The hippier than thou asswarts of Ben and Jerry’s get a little of their own splashed back on ‘em.
Ben & Jerry’s has called on the US to give back “stolen Indigenous land” including Mount Rushmore — and now a Native American chief in Vermont said he’d like to talk about the land that’s under the ice cream maker’s headquarters.
The “Chunky Monkey” maker — which previously has waded into controversies around Israel and Palestine — divided customers this week with a July 4 tweet that said: “The United States was founded on stolen indigenous land. This Fourth of July, let’s commit to returning it.”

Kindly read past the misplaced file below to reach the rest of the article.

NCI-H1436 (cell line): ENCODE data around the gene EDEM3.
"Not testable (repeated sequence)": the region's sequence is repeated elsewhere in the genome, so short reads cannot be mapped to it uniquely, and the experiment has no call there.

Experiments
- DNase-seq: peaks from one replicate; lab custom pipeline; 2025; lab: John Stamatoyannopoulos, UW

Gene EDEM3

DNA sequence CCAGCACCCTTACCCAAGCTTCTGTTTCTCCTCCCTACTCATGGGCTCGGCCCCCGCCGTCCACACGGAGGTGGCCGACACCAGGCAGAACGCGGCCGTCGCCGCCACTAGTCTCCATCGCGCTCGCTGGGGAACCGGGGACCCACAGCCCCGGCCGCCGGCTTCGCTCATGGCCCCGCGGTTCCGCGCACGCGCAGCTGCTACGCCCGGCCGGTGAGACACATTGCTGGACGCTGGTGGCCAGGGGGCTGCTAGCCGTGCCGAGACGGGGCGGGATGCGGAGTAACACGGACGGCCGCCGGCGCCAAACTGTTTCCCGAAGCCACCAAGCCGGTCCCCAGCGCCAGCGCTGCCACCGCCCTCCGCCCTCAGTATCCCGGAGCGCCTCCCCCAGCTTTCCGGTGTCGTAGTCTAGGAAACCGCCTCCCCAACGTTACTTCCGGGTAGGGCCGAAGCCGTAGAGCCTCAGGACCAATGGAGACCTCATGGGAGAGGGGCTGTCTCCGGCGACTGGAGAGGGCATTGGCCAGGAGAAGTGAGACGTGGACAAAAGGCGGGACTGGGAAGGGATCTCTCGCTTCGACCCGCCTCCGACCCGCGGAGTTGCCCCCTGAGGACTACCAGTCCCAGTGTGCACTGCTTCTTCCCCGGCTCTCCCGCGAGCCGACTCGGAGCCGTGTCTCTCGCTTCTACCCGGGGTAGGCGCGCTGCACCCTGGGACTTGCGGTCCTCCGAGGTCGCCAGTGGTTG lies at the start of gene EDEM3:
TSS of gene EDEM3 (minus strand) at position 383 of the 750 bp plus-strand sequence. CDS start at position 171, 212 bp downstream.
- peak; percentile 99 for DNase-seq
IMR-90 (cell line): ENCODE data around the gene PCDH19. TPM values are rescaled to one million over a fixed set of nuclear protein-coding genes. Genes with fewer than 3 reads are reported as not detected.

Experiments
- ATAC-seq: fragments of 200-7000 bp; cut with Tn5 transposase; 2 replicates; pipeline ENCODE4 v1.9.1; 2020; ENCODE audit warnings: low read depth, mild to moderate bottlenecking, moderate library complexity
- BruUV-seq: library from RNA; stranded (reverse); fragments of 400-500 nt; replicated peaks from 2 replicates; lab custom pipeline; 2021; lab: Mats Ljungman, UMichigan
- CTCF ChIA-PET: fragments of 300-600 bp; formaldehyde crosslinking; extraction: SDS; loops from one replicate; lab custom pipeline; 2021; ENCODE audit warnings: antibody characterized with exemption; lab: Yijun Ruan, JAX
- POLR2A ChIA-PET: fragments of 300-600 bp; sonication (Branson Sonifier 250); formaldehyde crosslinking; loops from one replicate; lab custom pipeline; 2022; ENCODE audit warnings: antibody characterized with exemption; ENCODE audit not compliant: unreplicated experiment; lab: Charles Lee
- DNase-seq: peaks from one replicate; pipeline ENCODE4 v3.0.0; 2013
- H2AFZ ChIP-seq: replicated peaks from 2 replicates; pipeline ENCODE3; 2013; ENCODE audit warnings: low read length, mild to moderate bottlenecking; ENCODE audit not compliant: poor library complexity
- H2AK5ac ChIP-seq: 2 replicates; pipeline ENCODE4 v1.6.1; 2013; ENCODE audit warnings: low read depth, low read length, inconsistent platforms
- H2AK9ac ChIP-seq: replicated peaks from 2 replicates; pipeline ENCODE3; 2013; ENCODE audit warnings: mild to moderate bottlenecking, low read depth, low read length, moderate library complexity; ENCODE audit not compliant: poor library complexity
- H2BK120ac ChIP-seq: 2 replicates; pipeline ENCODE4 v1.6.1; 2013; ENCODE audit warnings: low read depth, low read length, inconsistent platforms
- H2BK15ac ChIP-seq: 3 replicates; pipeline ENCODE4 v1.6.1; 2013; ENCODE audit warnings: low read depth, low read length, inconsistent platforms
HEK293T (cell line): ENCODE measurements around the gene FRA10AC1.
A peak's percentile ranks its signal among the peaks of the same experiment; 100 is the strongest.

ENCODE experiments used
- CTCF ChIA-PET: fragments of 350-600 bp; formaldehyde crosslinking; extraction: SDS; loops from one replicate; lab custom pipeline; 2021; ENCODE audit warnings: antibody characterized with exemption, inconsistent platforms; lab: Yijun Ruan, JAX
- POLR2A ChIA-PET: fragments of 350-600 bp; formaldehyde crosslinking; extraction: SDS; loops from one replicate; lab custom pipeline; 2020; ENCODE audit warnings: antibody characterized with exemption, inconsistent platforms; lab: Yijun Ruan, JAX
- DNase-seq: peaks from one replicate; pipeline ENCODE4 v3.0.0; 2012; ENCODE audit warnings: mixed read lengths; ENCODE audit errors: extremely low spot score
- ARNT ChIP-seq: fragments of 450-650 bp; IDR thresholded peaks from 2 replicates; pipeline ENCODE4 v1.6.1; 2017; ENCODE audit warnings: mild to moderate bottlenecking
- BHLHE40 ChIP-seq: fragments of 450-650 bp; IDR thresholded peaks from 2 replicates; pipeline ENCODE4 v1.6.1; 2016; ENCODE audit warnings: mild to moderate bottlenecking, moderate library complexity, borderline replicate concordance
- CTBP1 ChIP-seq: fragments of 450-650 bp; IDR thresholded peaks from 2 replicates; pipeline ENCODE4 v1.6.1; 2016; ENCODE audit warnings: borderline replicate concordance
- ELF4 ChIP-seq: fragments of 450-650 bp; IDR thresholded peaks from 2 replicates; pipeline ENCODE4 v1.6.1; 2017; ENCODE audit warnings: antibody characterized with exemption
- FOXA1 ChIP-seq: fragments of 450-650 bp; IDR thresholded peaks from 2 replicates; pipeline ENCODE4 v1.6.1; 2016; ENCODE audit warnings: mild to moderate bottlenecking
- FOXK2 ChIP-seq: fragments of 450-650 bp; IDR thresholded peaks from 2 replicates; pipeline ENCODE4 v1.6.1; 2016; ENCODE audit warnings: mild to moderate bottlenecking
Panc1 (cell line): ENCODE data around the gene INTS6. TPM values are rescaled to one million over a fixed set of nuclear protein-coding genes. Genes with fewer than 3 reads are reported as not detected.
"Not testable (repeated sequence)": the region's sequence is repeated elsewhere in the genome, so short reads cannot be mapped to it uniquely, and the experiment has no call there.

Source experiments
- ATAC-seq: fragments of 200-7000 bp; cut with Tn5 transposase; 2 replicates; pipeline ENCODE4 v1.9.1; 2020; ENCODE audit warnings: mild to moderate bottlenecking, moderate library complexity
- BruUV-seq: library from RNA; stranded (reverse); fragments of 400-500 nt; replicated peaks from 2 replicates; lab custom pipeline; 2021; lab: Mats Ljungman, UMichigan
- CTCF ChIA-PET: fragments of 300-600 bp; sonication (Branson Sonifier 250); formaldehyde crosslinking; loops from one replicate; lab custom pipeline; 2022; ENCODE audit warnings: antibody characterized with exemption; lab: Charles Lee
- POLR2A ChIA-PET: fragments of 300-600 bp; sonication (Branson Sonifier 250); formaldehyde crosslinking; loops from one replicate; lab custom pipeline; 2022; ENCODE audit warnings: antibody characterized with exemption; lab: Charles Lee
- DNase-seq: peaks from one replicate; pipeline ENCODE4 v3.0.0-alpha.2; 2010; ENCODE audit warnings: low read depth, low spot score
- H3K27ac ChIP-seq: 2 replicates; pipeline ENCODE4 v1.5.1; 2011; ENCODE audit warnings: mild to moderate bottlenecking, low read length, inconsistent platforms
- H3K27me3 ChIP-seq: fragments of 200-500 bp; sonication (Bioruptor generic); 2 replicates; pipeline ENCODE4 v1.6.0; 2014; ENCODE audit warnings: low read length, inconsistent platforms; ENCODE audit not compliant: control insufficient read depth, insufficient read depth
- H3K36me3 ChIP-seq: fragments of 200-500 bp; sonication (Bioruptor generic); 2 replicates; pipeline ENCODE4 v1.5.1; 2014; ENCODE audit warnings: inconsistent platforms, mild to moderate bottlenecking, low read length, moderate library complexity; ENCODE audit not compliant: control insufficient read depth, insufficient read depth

Ben & Jerry’s added that the US should “start with Mount Rushmore,” writing, “The faces on Mount Rushmore are the faces of men who actively worked to destroy Indigenous cultures and ways of life.”
On Friday, Don Stevens — chief of the Nulhegan Band of The Coosuk Abenaki Nation, one of four tribes descended from the Abenaki that are recognized in Vermont — told The Post in an interview that he “looks forward to any kind of correspondence with the brand to see how they can better benefit Indigenous people.”
“Correspondence,” hell. File a lawsuit, Chief. Or better yet, as Glenn recommends, a lien.